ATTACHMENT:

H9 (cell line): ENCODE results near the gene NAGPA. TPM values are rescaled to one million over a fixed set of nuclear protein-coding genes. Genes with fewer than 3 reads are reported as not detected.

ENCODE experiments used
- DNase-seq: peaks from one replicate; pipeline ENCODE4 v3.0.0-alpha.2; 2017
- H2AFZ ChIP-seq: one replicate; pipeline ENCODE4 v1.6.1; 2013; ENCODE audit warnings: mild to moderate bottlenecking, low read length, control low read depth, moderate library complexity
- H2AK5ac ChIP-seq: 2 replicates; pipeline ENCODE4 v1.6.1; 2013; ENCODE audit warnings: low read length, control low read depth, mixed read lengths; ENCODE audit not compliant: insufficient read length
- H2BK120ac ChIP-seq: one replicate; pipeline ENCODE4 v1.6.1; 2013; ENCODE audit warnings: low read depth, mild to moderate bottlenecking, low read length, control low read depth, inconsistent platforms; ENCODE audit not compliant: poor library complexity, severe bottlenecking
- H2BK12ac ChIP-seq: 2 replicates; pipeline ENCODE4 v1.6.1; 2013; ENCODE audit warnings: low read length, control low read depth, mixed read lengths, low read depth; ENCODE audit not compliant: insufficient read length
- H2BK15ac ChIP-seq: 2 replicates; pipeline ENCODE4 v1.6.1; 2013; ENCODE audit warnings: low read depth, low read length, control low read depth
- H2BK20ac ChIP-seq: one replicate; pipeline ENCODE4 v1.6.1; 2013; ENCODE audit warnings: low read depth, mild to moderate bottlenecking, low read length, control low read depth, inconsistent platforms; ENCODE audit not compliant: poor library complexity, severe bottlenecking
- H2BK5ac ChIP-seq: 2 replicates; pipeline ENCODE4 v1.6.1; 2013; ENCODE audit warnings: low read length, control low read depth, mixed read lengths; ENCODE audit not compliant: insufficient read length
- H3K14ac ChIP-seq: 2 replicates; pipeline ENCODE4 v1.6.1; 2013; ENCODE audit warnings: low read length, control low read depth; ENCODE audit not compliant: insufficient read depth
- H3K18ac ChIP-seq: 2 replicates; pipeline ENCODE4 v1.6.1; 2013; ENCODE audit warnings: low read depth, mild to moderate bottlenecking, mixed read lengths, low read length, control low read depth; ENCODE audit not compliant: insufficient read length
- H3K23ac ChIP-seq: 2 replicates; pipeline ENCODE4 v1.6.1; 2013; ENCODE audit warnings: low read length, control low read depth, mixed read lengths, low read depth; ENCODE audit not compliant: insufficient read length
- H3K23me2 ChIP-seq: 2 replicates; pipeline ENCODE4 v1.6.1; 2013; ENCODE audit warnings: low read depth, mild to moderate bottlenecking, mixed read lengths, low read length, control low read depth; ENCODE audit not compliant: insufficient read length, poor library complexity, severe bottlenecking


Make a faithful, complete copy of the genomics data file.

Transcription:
H9 (cell line): ENCODE results near the gene NAGPA. TPM values are rescaled to one million over a fixed set of nuclear protein-coding genes. Genes with fewer than 3 reads are reported as not detected.

ENCODE experiments used
- DNase-seq: peaks from one replicate; pipeline ENCODE4 v3.0.0-alpha.2; 2017
- H2AFZ ChIP-seq: one replicate; pipeline ENCODE4 v1.6.1; 2013; ENCODE audit warnings: mild to moderate bottlenecking, low read length, control low read depth, moderate library complexity
- H2AK5ac ChIP-seq: 2 replicates; pipeline ENCODE4 v1.6.1; 2013; ENCODE audit warnings: low read length, control low read depth, mixed read lengths; ENCODE audit not compliant: insufficient read length
- H2BK120ac ChIP-seq: one replicate; pipeline ENCODE4 v1.6.1; 2013; ENCODE audit warnings: low read depth, mild to moderate bottlenecking, low read length, control low read depth, inconsistent platforms; ENCODE audit not compliant: poor library complexity, severe bottlenecking
- H2BK12ac ChIP-seq: 2 replicates; pipeline ENCODE4 v1.6.1; 2013; ENCODE audit warnings: low read length, control low read depth, mixed read lengths, low read depth; ENCODE audit not compliant: insufficient read length
- H2BK15ac ChIP-seq: 2 replicates; pipeline ENCODE4 v1.6.1; 2013; ENCODE audit warnings: low read depth, low read length, control low read depth
- H2BK20ac ChIP-seq: one replicate; pipeline ENCODE4 v1.6.1; 2013; ENCODE audit warnings: low read depth, mild to moderate bottlenecking, low read length, control low read depth, inconsistent platforms; ENCODE audit not compliant: poor library complexity, severe bottlenecking
- H2BK5ac ChIP-seq: 2 replicates; pipeline ENCODE4 v1.6.1; 2013; ENCODE audit warnings: low read length, control low read depth, mixed read lengths; ENCODE audit not compliant: insufficient read length
- H3K14ac ChIP-seq: 2 replicates; pipeline ENCODE4 v1.6.1; 2013; ENCODE audit warnings: low read length, control low read depth; ENCODE audit not compliant: insufficient read depth
- H3K18ac ChIP-seq: 2 replicates; pipeline ENCODE4 v1.6.1; 2013; ENCODE audit warnings: low read depth, mild to moderate bottlenecking, mixed read lengths, low read length, control low read depth; ENCODE audit not compliant: insufficient read length
- H3K23ac ChIP-seq: 2 replicates; pipeline ENCODE4 v1.6.1; 2013; ENCODE audit warnings: low read length, control low read depth, mixed read lengths, low read depth; ENCODE audit not compliant: insufficient read length
- H3K23me2 ChIP-seq: 2 replicates; pipeline ENCODE4 v1.6.1; 2013; ENCODE audit warnings: low read depth, mild to moderate bottlenecking, mixed read lengths, low read length, control low read depth; ENCODE audit not compliant: insufficient read length, poor library complexity, severe bottlenecking